Craig Harper

CraigHarper

Craig Harper is a lecturer in human psychology at Nottingham Trent University. His main interests examine how the news media represent a range of social groups, and how these reports impact on social and political discussions. Born and bred in Lincoln, he takes a keen interest in the local area, and is a big supporter of Lincoln City FC.


It can’t have escaped many readers that the University of Lincoln’s Student’s Union made national headlines on Tuesday after reportedly suspending the Conservative Society’s account on Twitter.

The story stems from the online magazine Spiked’s ranking of universities in terms of their approach to free speech on campus. Spiked grades universities and their SUs using a traffic light system: red means that an institution is hostile to ideas of free speech, amber indicates some loose restrictions, and a green rating generally means that free speech is protected on campus.

Lincoln received a red rating due to the SU’s apparent policies of ‘no platforming’ (where speakers who hold views that are deemed ‘extreme’ are banned from expressing these), and ‘safe spaces’ (where speakers whose viewpoints are considered offensive or upsetting are asked to modify their language).

The Conservative Society tweeted a link to this report (which subsequently seems been deleted by those acting as administrators for the account), with some online commentators reporting that this was seen as bringing the SU into disrepute.

While the furore over Lincoln SU’s approach has gained national coverage, this is an issue dogging universities all across the country. Of the 115 universities ranked by Spiked, 73 were given a red rating, and just seven were given the green light on free speech.

It’s clear then that there is a big problem with freedom of speech on university campuses, following trends that have been witnessed in the USA for a number of years.

More and more students are raising concerns that courses are not representative enough of different social groups, and controversial topics are being presented with ‘trigger warnings’ designed to prepare students for potentially sensitive material.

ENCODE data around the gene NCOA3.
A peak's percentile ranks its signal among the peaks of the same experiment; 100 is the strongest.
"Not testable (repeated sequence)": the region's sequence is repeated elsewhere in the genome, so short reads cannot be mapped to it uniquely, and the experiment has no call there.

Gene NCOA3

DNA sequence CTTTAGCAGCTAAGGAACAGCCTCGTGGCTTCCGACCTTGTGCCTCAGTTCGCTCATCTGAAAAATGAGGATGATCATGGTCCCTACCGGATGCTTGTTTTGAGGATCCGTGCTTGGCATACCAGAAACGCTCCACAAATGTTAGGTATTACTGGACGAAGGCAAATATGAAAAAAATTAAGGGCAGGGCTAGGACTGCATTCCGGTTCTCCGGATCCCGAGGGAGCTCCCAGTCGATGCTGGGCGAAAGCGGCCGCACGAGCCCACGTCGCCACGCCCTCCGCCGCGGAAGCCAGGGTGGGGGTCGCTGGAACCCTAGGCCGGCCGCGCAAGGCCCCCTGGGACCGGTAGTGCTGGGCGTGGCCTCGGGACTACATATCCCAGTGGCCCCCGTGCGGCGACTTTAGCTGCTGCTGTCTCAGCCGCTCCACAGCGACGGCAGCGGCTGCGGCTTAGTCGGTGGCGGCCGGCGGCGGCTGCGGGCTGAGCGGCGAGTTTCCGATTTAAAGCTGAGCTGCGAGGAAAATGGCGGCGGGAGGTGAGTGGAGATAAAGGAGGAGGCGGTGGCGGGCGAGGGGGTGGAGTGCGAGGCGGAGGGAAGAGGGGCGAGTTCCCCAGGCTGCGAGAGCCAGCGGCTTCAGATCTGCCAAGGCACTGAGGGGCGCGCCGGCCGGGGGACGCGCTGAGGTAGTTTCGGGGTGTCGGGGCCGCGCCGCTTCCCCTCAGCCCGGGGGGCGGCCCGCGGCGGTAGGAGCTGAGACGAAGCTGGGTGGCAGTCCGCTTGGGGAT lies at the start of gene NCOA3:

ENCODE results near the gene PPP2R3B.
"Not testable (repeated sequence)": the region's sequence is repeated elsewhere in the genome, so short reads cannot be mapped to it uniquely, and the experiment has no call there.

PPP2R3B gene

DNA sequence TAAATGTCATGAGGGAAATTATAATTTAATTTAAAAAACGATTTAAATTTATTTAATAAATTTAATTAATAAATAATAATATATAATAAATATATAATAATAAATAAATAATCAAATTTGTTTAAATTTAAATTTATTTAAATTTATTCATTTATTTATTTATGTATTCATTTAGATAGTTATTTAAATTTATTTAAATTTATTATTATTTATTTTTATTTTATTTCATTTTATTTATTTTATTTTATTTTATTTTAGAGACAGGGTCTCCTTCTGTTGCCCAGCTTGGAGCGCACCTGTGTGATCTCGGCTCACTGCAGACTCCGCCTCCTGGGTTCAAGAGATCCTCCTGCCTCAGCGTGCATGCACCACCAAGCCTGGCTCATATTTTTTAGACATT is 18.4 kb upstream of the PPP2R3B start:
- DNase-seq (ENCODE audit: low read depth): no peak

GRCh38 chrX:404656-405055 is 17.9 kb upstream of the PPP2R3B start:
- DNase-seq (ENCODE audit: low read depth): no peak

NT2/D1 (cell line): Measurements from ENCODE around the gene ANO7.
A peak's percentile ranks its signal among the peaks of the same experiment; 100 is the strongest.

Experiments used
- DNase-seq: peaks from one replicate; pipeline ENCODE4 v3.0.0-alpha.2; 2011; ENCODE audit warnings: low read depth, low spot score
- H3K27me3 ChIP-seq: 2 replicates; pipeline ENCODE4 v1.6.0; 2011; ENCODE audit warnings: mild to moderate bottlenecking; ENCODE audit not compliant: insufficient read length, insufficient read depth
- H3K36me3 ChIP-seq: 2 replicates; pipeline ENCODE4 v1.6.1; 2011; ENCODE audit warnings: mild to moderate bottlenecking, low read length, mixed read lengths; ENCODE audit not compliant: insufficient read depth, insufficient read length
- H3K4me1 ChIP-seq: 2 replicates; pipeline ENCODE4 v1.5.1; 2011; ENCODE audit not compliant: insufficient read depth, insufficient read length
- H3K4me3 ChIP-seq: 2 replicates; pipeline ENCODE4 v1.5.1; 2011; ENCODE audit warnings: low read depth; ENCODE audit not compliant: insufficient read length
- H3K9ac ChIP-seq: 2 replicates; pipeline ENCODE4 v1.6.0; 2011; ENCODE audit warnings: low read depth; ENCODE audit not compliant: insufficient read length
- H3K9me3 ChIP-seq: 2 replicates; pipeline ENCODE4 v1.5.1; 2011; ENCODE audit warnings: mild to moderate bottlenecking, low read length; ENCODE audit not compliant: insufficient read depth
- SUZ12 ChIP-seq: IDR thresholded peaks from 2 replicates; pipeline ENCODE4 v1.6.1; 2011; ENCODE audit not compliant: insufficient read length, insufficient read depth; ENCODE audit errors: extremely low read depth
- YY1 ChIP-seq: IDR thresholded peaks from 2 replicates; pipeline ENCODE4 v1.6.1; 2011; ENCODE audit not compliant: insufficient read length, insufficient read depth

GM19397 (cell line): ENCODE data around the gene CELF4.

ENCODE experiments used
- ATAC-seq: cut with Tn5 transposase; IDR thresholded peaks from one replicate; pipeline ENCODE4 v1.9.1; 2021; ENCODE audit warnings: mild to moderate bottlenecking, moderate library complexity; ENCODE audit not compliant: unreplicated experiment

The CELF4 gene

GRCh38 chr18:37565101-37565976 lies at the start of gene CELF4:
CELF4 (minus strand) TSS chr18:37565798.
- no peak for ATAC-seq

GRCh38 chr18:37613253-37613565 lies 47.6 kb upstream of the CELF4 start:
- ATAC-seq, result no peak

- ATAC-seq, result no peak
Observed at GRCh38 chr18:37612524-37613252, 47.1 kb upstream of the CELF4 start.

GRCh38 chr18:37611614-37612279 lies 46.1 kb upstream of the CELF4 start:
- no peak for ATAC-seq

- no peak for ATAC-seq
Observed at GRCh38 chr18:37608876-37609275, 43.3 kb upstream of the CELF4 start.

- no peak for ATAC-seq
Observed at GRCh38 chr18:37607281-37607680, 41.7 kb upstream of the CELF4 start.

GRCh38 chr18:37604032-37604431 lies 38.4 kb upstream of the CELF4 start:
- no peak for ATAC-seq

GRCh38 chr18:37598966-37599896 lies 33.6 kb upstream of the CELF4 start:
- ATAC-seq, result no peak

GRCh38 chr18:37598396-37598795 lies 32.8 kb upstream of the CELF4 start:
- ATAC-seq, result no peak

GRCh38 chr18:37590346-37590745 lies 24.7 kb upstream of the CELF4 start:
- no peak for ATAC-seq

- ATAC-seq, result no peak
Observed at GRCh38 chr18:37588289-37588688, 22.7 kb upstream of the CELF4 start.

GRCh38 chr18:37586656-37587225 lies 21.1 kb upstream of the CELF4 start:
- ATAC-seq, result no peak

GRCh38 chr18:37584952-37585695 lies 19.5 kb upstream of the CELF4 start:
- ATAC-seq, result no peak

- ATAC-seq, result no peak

While this level of apparent political correctness may seem inconsequential, it is symptomatic of something more sinister. Even as somebody who identifies as being politically liberal, it’s clear that universities have shifted further to the political left.

It’s rare to meet a conservative on campus, and jokes about Brexit and Donald Trump are commonplace in both staff conversations and lecture theatres.

Not only do these actions normalise a left-leaning way of thinking in the next generation of graduates, but they stifle opportunities for genuine debates about alternative ways of viewing the world and forming responses to important social issues.

The irony of this shift in campus culture is it churns out graduates who are unable to think critically about the most controversial issues in modern society. Instead, they view disagreements as personal attacks, and resort immediately to retaliations and name-calling in response to such debates.

Not only does this create graduates who aren’t ready for political debate in the real world, but it breeds a wider level of contempt for academics and experts that have drastic political implications. After all, it was Brexit leader Michael Gove who said that “people in this country have had enough of experts” – and unfortunately he was right.

Changing the political climate on university campuses – not to one of conservative orthodoxy, but to one that embraces and thrives upon constructive debate – is the reason that many academics (myself included) have joined Heterodox Academy, which is an organisation promoting the idea of viewpoint diversity in university classrooms.

The aim of this movement is to expose students to a range of different opinions, and to encourage them to think about issues and debate people from different ideological persuasions. After all, the whole point of gaining a university education is to broaden your horizons – not to simply have your existing views parroted back and reinforced to you.

I want to close this piece with a plea to students themselves. If your SU puts in place no platforming or safe space policies – no matter which institution you attend – it is binding on you to question this.

Make sure that they understand that you are in favour of all types of diversity – gender, racial, religious, and viewpoint. The SU is there to serve you, and to facilitate your intellectual experience.

It is only through the civil and thoughtful exposure to a range of viewpoints that this intellectual nourishment can be fully achieved, and to properly prepare you for the wider world after graduation.


WACTH: Lincoln students protest for free speech


 

Craig Harper is a lecturer in human psychology at Nottingham Trent University. His main interests examine how the news media represent a range of social groups, and how these reports impact on social and political discussions. Born and bred in Lincoln, he takes a keen interest in the local area, and is a big supporter of Lincoln City FC.

In this, my first column since the end of the Big Election Survey, I thought I would address a topic more directly related to my work at the university, and mention some potential issues with recent coverage of sexual crime in the local media.